RSS-backed Think Tank holds RBI responsible for India’s slower growth
New Delhi, Dec 15: The Reserve Bank of India (RBI) is constantly being criticised for its several decisions for not allowing the growth of economy of the country the way it should have been. Differences not only appeared with the government but some of the organizations associated with Rashtriya Swayamsevak Sangh (RSS) and Think Tanks associated with it.
A report released by Centre for Economic Policy Research (CEPR) suggests that there is a bad debt to the tune of Rs 14 lakh crore with Indian banks eventually squeezing the credit off-take in the economy, especially for infrastructure projects along with micro, small and medium enterprises (MSMEs) leading to a slower growth.
The report tells that MSMEs in India get only six per cent of bank loans while Organisations for Economic Cooperation and Development's (OECD) average is 46 per cent. So there is an imminent need to increase this to the global average level. Regulatory changes along with corrections in the policy frame work are required to increase the credit outflow to the MSMEs.
There is also a need to understand that foreign investors have steadily been increasing their holding both in private sector banks and in the public sector banks. At present, India does not have one hundred per cent government owned banks. There are public sector banks with a mixed ownership (public and private) and large private sector banks with sizable shareholding.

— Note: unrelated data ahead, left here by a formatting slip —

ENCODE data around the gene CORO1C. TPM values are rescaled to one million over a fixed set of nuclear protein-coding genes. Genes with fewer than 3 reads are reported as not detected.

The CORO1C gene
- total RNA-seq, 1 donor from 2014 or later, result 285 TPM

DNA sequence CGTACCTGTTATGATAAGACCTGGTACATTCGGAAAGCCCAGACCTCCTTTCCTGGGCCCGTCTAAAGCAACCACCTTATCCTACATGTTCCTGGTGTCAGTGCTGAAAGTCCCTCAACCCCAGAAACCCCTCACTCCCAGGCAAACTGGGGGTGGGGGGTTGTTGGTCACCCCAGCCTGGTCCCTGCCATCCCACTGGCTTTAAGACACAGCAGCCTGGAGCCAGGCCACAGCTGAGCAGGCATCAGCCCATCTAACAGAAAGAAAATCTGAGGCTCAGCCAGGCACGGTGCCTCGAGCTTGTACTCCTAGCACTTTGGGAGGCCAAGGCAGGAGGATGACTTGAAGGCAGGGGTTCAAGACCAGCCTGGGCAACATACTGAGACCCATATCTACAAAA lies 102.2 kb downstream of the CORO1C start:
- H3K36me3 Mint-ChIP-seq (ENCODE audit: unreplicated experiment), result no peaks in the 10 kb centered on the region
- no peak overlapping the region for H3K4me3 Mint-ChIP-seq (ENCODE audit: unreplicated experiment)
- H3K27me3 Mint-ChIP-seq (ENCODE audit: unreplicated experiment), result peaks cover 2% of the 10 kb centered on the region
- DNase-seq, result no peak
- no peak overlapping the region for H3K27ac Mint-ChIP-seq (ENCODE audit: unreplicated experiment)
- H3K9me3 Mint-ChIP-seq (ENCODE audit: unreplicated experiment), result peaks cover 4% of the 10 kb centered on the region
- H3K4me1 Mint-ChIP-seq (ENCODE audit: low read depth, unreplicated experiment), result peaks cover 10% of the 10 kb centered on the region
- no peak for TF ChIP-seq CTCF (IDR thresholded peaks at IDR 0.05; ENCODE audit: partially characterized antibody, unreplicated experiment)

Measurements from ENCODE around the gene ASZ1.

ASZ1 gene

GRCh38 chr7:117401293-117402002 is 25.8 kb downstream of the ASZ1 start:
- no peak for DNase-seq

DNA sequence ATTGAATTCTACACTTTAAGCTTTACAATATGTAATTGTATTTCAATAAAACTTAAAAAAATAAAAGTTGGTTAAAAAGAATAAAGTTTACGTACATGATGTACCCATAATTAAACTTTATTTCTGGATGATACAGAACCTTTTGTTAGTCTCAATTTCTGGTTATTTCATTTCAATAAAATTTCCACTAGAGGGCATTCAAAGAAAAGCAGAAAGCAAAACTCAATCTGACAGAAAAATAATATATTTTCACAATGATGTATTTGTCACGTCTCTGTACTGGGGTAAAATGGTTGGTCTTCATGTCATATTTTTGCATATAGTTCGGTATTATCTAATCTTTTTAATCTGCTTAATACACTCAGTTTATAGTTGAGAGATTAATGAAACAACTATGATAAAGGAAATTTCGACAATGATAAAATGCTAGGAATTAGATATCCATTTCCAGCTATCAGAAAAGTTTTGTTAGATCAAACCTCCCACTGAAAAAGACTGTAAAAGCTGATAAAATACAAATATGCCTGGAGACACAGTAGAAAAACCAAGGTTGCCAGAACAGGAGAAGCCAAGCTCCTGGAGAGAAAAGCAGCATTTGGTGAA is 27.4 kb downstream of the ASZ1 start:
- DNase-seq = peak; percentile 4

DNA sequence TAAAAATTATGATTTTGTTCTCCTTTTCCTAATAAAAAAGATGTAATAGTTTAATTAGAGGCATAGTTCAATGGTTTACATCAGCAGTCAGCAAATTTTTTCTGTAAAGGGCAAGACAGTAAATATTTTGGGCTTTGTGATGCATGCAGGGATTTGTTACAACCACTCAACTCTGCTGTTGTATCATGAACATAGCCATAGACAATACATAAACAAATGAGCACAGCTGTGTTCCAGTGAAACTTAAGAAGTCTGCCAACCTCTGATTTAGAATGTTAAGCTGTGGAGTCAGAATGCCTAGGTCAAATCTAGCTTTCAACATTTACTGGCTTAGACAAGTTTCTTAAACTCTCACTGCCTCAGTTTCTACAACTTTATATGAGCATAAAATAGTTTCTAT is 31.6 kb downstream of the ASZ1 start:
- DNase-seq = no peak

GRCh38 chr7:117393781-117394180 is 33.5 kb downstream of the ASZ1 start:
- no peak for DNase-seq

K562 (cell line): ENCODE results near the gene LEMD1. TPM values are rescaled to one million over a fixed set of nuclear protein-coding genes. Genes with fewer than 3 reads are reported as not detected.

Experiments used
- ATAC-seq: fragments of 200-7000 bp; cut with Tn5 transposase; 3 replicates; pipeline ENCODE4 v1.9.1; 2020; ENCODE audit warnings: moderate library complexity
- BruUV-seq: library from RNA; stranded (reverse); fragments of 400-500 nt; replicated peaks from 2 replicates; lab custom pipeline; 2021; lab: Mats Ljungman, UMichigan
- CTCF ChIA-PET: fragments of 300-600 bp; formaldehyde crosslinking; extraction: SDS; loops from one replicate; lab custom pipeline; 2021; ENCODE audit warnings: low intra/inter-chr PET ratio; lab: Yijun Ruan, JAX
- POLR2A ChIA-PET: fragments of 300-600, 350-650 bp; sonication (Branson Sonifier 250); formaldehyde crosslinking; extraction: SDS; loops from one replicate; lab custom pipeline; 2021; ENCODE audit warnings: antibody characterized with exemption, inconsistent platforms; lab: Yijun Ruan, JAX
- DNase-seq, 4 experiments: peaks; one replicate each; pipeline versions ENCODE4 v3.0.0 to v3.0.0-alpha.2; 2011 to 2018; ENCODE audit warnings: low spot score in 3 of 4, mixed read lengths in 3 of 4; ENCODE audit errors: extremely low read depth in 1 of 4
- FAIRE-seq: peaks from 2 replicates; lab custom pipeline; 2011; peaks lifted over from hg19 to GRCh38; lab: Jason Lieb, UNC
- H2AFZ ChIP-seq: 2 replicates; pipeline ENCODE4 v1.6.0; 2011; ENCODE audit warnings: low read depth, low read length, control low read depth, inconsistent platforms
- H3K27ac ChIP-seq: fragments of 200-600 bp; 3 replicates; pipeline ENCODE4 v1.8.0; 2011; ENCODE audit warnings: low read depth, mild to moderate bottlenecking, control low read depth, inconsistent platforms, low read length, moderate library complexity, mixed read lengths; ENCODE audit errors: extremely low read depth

So the think tank says, this makes the landscape where the India's banking system is predominantly owned by the government followed by foreigners and very small portion of Indian entrepreneurs. There is a need to create large Indian Banking players for which RBI's Diversified Ownership Norms (DON) need to undergo a change.
India aspires to become $10 trillion economy, and if it really wants so, the policy makers and regulators will have to play a productive role to improve the credit off-take. It is indeed essential to define the role of government and public sector banks on one hand and the need for powerful private sector banks in commercial banking segments on the other.
The role of ownership structure plays to make the banks more meaningful, sustainable and strong. The moot question is, can India create large banks which are equally strong in comparison to their global peers. More importantly, the present ownership and governance are hindrance towards achieving this vision of strong global banks emanating out of India.
The report further says, is current correction pushed by the RBI like implementation of BASEL III norms, strict prompt corrective measures, the stringent implementation of insolvency and bankruptcy code enough. Or do we still need some more course correction? But it has been realized there is a lot needed to be done to make growth even faster.